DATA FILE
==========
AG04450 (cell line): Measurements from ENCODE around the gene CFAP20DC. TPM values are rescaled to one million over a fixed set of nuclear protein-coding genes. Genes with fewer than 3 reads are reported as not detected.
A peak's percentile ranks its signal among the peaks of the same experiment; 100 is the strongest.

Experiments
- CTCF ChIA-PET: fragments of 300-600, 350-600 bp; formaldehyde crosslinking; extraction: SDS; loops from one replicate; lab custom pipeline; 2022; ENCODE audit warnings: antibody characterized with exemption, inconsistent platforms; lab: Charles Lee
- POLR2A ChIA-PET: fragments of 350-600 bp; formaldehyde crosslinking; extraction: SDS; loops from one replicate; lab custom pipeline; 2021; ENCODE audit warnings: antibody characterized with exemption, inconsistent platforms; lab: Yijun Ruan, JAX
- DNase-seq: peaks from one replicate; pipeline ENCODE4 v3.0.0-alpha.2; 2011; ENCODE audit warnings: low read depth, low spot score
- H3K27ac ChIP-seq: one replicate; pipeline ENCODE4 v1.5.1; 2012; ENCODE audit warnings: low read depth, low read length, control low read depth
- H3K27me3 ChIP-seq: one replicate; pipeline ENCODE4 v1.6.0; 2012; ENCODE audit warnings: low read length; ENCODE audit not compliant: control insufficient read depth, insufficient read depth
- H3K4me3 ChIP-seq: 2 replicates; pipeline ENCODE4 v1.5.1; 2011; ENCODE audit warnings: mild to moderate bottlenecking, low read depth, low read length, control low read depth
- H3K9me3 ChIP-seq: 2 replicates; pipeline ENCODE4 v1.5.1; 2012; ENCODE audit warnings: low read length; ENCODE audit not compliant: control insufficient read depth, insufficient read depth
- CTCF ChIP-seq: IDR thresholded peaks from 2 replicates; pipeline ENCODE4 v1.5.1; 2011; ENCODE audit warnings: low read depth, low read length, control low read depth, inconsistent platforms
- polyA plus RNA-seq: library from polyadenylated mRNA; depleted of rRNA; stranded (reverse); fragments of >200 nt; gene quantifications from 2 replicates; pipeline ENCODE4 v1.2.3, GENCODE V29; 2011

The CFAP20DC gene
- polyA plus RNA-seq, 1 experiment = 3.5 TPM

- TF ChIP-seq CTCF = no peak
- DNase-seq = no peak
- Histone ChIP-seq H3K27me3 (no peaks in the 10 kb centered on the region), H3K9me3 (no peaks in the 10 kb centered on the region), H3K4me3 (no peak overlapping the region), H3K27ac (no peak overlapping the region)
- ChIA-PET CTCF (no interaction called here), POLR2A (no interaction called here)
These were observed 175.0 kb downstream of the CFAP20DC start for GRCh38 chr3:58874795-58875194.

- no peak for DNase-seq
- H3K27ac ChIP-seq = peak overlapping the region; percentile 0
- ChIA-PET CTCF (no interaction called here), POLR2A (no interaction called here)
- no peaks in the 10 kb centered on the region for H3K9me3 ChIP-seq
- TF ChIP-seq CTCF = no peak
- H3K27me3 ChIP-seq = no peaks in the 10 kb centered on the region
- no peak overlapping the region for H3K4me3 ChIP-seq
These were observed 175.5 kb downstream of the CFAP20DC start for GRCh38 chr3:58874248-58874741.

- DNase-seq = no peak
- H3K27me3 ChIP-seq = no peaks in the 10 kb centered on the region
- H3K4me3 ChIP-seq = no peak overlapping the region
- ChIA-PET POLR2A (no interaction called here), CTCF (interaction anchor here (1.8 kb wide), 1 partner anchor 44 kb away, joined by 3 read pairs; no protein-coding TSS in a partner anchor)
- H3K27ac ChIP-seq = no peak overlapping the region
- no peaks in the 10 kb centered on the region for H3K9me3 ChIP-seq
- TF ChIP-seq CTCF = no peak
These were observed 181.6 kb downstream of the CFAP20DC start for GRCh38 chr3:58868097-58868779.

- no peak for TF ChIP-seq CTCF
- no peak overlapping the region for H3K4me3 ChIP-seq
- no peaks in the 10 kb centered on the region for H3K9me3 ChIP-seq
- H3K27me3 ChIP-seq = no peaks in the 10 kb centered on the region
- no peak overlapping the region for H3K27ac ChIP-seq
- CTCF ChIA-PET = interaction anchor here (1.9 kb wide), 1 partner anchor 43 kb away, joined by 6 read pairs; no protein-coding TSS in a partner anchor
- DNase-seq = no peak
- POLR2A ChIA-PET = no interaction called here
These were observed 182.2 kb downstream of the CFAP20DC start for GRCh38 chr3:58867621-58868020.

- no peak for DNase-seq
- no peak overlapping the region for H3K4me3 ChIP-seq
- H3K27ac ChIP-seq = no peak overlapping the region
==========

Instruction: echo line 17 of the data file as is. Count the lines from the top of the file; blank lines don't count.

- Histone ChIP-seq H3K27me3 (no peaks in the 10 kb centered on the region), H3K9me3 (no peaks in the 10 kb centered on the region), H3K4me3 (no peak overlapping the region), H3K27ac (no peak overlapping the region)